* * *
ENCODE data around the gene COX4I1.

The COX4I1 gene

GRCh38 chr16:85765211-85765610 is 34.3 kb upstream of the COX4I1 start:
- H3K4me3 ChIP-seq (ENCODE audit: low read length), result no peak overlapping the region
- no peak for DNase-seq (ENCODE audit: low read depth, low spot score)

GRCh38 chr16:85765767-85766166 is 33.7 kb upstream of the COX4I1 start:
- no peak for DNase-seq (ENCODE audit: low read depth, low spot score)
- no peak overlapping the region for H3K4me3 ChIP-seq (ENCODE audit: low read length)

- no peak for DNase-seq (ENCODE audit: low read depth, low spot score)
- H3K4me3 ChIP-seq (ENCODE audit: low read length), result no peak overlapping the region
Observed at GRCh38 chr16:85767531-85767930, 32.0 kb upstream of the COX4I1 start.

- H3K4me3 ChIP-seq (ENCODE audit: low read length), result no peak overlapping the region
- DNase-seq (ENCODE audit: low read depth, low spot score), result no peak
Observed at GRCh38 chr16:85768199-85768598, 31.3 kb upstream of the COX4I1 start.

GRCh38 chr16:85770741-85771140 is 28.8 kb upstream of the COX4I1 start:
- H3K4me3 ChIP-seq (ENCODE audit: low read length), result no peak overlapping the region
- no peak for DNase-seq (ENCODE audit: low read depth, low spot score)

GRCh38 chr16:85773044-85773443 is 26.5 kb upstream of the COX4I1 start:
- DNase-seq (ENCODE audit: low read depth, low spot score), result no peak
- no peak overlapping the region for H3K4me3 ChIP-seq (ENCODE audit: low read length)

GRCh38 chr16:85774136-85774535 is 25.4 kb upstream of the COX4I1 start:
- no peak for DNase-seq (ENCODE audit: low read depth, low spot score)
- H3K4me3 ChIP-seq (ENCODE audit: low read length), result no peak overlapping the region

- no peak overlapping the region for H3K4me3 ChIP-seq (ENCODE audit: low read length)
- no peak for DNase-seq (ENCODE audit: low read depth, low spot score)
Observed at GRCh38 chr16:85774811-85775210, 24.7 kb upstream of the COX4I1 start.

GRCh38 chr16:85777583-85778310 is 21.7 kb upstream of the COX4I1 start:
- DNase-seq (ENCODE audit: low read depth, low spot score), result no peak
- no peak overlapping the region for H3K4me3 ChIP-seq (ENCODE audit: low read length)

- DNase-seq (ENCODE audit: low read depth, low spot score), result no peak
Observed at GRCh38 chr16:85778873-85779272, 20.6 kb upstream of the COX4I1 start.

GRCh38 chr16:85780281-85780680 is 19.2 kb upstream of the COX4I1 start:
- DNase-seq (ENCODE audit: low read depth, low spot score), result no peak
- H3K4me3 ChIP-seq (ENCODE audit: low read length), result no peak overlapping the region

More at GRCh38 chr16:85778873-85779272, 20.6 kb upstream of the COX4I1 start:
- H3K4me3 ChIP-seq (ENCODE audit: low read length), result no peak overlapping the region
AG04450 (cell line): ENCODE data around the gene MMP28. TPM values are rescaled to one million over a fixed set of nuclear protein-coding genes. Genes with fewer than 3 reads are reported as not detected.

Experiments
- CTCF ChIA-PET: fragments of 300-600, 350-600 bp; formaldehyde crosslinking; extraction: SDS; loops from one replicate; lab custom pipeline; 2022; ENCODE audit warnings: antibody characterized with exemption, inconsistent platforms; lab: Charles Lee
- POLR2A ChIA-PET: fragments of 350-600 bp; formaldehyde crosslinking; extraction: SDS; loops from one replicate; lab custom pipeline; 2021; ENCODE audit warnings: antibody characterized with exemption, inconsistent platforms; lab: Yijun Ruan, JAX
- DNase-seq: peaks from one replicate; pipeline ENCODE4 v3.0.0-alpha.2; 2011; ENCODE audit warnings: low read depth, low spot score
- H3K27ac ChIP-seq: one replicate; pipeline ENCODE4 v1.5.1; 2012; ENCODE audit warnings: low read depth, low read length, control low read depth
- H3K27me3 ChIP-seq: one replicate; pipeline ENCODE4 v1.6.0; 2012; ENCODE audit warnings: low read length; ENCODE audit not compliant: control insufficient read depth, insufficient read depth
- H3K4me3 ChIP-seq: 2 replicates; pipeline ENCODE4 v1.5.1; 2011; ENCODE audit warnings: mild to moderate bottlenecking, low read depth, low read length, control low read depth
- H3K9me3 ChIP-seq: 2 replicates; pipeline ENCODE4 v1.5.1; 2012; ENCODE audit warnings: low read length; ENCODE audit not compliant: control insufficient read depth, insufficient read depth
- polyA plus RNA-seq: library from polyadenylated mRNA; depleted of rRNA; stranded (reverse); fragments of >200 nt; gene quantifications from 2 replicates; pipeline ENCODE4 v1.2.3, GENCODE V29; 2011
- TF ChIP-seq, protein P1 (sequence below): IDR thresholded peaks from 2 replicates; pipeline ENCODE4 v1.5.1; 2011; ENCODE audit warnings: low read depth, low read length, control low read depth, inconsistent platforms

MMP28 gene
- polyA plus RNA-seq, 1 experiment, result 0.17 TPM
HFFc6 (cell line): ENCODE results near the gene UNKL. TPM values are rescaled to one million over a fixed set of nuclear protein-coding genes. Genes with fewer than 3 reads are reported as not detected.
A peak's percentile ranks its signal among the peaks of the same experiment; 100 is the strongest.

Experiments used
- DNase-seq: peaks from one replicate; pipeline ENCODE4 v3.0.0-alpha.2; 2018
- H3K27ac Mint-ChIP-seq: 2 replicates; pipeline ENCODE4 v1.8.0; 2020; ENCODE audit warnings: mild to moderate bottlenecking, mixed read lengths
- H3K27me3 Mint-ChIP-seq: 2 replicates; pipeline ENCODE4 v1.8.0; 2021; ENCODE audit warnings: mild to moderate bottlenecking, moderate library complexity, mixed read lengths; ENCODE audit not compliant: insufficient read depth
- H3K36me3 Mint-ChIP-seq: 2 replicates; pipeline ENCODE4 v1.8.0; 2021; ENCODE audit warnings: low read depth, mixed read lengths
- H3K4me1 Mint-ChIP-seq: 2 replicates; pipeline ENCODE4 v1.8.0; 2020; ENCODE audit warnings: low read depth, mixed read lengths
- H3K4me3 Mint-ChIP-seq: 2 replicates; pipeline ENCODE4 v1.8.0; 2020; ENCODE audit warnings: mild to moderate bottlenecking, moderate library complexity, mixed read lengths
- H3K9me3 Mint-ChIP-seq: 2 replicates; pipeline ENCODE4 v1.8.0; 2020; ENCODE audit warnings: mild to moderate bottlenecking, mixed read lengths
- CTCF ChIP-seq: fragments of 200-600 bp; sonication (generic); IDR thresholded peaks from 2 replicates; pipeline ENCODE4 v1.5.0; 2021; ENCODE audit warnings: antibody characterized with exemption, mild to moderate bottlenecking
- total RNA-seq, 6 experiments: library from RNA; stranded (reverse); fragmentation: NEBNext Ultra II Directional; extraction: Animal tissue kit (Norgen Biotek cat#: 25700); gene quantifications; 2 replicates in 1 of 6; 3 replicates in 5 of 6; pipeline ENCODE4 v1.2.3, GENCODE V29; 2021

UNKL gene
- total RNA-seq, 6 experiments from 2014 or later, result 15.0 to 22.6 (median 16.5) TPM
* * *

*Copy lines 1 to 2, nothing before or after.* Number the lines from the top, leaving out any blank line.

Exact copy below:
ENCODE data around the gene COX4I1.

The COX4I1 gene